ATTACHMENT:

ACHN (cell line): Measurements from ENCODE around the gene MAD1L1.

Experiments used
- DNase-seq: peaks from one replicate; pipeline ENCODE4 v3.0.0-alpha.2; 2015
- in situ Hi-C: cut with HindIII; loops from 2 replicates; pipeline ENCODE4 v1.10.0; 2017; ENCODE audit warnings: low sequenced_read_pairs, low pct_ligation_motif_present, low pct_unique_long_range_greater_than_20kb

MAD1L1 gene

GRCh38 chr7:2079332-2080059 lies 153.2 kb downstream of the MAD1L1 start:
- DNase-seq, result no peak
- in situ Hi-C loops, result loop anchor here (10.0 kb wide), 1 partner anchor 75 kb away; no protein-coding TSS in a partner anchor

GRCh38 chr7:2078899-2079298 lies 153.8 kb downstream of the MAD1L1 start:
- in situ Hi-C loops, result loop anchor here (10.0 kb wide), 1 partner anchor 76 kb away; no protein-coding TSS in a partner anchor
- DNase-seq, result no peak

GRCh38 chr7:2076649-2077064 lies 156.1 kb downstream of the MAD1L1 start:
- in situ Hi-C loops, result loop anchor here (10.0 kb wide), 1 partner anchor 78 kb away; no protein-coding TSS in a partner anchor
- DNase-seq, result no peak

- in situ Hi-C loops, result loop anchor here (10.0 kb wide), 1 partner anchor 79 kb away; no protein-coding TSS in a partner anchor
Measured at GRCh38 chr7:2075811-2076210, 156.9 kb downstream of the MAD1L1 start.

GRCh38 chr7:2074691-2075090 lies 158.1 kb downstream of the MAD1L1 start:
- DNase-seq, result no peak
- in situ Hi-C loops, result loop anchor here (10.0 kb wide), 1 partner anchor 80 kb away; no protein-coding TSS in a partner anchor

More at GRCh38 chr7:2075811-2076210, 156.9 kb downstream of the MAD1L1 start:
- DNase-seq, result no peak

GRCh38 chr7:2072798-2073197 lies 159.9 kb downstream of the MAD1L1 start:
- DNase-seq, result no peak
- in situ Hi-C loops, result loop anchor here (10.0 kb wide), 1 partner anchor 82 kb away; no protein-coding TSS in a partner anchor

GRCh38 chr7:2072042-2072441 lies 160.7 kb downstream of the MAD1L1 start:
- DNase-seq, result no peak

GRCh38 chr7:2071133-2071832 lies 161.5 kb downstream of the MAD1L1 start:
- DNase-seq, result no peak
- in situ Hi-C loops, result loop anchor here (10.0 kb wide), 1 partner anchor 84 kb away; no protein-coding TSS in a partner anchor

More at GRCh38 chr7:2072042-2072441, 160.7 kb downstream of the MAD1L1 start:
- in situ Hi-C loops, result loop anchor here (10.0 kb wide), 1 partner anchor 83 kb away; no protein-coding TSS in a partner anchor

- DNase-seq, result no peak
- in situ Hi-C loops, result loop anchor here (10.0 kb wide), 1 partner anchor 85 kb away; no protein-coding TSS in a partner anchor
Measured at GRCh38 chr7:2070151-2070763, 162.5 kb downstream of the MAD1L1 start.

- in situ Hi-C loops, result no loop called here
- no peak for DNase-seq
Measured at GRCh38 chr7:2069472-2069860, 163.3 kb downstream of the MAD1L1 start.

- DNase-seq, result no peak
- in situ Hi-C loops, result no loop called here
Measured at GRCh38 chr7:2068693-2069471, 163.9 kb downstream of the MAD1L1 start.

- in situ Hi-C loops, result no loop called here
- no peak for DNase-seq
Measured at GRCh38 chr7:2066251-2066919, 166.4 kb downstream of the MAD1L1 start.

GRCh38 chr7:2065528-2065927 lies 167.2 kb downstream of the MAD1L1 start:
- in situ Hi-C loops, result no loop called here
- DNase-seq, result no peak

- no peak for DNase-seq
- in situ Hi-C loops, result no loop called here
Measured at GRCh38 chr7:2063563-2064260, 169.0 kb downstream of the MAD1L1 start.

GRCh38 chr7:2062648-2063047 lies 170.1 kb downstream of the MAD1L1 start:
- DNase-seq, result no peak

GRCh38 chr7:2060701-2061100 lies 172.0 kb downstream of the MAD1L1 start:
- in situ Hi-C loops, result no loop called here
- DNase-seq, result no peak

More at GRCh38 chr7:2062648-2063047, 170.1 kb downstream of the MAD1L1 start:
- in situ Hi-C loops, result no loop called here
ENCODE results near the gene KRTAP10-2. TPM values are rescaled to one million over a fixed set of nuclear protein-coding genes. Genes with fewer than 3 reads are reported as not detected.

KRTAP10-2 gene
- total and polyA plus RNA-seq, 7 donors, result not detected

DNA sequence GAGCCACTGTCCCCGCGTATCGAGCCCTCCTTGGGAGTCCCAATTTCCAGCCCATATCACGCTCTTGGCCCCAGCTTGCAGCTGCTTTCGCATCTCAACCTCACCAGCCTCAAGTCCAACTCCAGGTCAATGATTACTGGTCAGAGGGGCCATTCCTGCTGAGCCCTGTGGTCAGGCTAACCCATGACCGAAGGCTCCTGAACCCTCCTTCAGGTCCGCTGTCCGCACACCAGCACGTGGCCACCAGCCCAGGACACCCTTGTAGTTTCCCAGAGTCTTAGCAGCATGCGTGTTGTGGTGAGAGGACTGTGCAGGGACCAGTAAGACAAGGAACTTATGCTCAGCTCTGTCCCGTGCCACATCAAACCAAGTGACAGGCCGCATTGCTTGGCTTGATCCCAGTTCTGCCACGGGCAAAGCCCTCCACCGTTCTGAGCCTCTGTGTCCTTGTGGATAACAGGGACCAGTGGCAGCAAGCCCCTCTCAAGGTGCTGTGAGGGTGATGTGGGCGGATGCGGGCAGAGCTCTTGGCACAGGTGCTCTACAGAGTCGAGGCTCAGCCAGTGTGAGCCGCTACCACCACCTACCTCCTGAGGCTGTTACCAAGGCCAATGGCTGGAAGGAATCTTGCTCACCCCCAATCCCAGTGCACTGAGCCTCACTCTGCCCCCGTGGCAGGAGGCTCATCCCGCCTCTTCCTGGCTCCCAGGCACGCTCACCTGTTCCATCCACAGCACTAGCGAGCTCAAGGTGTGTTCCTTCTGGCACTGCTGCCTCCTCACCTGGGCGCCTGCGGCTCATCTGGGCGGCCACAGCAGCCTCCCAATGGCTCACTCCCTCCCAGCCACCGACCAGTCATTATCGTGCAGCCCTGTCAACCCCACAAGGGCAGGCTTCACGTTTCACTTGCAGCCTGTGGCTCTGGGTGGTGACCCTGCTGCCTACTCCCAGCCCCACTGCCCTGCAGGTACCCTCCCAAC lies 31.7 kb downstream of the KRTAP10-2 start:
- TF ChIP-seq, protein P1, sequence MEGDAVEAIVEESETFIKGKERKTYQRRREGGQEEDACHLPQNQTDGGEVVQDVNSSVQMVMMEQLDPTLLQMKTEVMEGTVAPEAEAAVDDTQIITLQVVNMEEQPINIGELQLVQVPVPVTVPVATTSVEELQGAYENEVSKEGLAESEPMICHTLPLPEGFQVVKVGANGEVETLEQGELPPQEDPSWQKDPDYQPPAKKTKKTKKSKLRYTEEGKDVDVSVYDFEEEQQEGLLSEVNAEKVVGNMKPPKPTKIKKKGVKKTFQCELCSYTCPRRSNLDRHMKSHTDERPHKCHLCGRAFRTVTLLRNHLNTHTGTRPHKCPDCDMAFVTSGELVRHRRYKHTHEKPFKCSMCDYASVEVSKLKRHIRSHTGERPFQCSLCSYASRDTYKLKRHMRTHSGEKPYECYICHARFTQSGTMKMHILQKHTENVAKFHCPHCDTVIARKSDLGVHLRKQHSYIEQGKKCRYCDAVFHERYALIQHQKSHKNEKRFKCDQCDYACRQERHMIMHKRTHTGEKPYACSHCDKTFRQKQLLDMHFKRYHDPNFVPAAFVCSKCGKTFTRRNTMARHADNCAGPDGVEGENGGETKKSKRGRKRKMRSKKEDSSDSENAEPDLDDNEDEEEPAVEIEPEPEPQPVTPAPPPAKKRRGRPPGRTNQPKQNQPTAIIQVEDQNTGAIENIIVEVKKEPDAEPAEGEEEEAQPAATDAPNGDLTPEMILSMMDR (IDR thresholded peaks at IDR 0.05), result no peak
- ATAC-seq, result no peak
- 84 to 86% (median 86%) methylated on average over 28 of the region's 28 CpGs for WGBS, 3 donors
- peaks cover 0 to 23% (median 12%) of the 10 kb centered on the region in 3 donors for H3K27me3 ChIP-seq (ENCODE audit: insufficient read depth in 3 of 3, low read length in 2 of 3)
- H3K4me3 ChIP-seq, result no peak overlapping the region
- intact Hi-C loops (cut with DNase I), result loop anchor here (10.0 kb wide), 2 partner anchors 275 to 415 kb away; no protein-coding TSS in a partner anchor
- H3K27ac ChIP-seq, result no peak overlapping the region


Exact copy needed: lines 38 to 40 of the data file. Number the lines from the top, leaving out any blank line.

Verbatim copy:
- DNase-seq, result no peak
- in situ Hi-C loops, result no loop called here
Measured at GRCh38 chr7:2068693-2069471, 163.9 kb downstream of the MAD1L1 start.